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    http://www.nytimes.com/2003/12/01/arts/music/01MULD.html Beiderbecke Reimagined, With an Eclectic Approach By PETER KEEPNEWS Published: December 1, 2003
    Message 1 of 1 , Dec 1, 2003
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      http://www.nytimes.com/2003/12/01/arts/music/01MULD.html

      Beiderbecke Reimagined, With an Eclectic Approach

      By PETER KEEPNEWS

      Published: December 1, 2003

      Slithering through the cracks that separate musical genres has long been a
      way of life for Geoff Muldaur. Over the years his albums have blended
      gospel and bluegrass, country blues and modern jazz, Tin Pan Alley and R&B.
      But however eclectic his approach, those who prefer their music in neatly
      labeled boxes have tended to agree that he belongs in the one marked "folk
      singer." His new album should put an end to that idea.

      Mr. Muldaur has, at least temporarily, forsaken Leadbelly and Dock Boggs
      for a very different kind of roots music: the recordings and compositions
      of the cornet player Bix Beiderbecke, a son of the Midwestern middle class
      who in the 1920's brought a new degree of delicacy and lyricism to jazz,
      and who achieved his highest profile as a member of Paul Whiteman's
      high-toned dance band.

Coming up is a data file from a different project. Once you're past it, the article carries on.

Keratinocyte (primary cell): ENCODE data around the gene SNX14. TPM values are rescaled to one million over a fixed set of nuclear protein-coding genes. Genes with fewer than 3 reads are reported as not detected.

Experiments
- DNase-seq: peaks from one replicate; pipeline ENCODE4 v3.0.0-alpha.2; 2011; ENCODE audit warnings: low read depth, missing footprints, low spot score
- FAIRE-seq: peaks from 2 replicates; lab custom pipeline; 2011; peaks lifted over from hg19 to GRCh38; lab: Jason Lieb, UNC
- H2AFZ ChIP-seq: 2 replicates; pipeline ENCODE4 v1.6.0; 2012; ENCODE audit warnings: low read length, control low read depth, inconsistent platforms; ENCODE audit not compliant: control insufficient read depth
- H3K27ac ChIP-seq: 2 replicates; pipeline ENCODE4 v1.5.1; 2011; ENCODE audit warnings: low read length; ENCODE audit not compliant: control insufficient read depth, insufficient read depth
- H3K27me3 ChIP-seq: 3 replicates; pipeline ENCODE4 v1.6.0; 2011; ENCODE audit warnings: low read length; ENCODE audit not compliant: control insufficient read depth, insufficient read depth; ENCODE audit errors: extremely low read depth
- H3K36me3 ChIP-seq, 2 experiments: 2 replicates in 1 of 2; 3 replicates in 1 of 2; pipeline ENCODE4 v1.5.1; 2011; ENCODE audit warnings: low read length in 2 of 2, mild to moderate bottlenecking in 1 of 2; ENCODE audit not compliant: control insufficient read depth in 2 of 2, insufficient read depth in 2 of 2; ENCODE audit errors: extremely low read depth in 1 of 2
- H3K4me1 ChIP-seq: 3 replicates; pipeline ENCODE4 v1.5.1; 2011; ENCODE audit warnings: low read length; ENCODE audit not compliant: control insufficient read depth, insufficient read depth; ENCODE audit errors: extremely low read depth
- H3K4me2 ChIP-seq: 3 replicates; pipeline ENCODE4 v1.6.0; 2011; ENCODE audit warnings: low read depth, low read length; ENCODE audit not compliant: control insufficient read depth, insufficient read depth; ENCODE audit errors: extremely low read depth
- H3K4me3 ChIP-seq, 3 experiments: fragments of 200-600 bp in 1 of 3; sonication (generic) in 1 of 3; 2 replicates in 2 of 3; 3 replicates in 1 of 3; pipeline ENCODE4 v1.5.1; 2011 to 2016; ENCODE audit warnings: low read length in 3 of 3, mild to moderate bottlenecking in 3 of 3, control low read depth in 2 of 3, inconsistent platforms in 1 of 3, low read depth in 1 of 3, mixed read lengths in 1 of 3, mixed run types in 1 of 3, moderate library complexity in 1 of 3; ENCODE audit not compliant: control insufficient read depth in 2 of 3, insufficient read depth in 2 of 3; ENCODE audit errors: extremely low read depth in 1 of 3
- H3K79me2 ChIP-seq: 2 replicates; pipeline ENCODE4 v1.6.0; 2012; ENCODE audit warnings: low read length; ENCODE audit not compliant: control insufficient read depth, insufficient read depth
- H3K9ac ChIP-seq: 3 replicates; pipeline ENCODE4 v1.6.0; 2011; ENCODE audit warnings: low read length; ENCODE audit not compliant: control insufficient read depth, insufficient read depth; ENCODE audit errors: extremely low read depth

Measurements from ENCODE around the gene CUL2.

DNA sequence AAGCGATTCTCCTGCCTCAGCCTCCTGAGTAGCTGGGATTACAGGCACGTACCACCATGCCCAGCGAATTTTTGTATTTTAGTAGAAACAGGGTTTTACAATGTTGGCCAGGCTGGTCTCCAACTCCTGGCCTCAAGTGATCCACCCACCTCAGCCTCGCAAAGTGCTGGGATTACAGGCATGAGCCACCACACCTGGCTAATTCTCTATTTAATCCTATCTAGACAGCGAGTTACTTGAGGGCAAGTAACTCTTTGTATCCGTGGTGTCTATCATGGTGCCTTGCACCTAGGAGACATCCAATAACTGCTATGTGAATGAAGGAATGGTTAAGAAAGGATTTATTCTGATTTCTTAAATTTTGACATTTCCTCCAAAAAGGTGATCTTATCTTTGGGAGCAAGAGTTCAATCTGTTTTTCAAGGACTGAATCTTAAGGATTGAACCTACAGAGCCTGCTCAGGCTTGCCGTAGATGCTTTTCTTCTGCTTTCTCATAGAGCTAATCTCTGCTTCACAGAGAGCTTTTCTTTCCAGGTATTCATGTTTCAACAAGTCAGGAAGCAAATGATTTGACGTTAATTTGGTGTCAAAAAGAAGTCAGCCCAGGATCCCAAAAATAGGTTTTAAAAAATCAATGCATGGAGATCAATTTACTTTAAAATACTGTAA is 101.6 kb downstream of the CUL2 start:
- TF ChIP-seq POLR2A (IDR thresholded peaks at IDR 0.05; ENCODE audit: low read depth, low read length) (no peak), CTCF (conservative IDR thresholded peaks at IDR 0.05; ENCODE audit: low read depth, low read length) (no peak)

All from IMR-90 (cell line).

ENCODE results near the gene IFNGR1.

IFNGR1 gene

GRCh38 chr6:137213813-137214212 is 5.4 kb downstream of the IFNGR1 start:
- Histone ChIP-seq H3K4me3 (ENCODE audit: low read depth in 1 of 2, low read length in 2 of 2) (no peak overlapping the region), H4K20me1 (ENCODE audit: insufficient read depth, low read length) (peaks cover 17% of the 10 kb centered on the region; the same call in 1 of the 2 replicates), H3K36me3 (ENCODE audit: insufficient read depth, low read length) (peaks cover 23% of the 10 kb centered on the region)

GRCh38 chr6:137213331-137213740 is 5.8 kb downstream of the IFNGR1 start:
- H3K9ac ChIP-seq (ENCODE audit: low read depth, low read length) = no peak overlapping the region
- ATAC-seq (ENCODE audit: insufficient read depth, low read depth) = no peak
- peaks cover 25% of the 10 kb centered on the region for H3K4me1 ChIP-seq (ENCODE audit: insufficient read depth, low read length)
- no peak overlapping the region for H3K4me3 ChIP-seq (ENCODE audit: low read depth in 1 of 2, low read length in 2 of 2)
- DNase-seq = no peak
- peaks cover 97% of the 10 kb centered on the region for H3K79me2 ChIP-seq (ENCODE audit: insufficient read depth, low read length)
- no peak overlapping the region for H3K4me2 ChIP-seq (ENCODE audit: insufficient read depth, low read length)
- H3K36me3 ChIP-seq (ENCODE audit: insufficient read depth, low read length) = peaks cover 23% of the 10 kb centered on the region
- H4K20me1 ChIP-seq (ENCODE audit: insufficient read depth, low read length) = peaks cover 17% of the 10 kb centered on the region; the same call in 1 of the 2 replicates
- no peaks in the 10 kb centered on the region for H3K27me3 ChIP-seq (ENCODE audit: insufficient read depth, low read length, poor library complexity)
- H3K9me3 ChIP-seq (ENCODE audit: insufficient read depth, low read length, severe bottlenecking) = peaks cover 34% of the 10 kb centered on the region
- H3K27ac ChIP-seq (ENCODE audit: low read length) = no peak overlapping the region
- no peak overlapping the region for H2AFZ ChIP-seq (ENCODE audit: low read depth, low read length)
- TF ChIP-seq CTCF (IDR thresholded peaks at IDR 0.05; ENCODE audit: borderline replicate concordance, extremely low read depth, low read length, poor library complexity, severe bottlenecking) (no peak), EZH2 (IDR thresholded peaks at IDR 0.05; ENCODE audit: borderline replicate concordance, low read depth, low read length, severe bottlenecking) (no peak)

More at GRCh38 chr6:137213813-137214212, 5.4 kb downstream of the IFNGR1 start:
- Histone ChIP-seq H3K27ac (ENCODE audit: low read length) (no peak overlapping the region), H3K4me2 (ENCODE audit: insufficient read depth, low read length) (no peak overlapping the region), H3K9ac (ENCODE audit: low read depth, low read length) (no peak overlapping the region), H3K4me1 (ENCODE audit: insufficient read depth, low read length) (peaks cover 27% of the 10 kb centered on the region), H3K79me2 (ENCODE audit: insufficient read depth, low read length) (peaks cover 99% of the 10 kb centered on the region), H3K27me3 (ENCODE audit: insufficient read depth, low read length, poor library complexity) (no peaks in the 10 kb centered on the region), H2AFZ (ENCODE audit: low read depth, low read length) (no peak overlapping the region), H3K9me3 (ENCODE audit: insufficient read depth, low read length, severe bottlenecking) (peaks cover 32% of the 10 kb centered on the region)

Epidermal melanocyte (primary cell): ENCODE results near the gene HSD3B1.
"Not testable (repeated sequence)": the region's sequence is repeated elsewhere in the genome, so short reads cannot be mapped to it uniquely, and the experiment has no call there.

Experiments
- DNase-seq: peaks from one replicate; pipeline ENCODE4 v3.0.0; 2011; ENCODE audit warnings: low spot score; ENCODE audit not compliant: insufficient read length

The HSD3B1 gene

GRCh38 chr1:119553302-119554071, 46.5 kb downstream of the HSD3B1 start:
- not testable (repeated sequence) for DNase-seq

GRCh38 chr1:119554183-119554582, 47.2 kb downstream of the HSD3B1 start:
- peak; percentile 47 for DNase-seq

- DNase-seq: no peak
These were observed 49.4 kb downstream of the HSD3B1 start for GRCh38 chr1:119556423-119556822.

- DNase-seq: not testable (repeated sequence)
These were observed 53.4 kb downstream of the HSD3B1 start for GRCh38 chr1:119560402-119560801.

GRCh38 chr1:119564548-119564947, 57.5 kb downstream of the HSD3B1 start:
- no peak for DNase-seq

Though little known to the general public during his brief lifetime (he
      drank himself to death at 28), Beiderbecke has come to be widely regarded
      as the first great white musician in jazz history. Mr. Muldaur says he has
      been a fervent Beiderbecke fan since he began listening to his older
      brother's jazz records as a child.

      On "Private Astronomy: A Vision of the Music of Bix Beiderbecke," released
      in the waning months of the Beiderbecke centennial, Mr. Muldaur celebrates
      Beiderbecke's music by reimagining it. In the process he has also, in a
      sense, reimagined himself.

      Geoff Muldaur, the guitar-strumming troubadour ? a familiar presence on the
      folk scene as long ago as the mid-1960's, and increasingly familiar since
      he ended a prolonged hiatus from performing in 1997 ? is nowhere to be
      found. His impassioned vocals are backed by a spirited jazz band. He plays
      no guitar; in fact, except for one note on the glockenspiel, he plays no
      instruments at all. Only 7 of the 13 tracks have vocals ? and Mr. Muldaur
      himself sings on only 4 of them. (One is sung by his fellow
      not-exactly-folkie Loundon Wainwright III, two by Mr. Wainwright's
      daughter, Martha.)

      The rest of the album is devoted to Mr. Muldaur's evocative arrangements of
      five Beiderbecke piano compositions, an otherworldly meeting of early jazz
      with Ravel and Debussy. (On Saturday, Mr. Muldaur will perform on the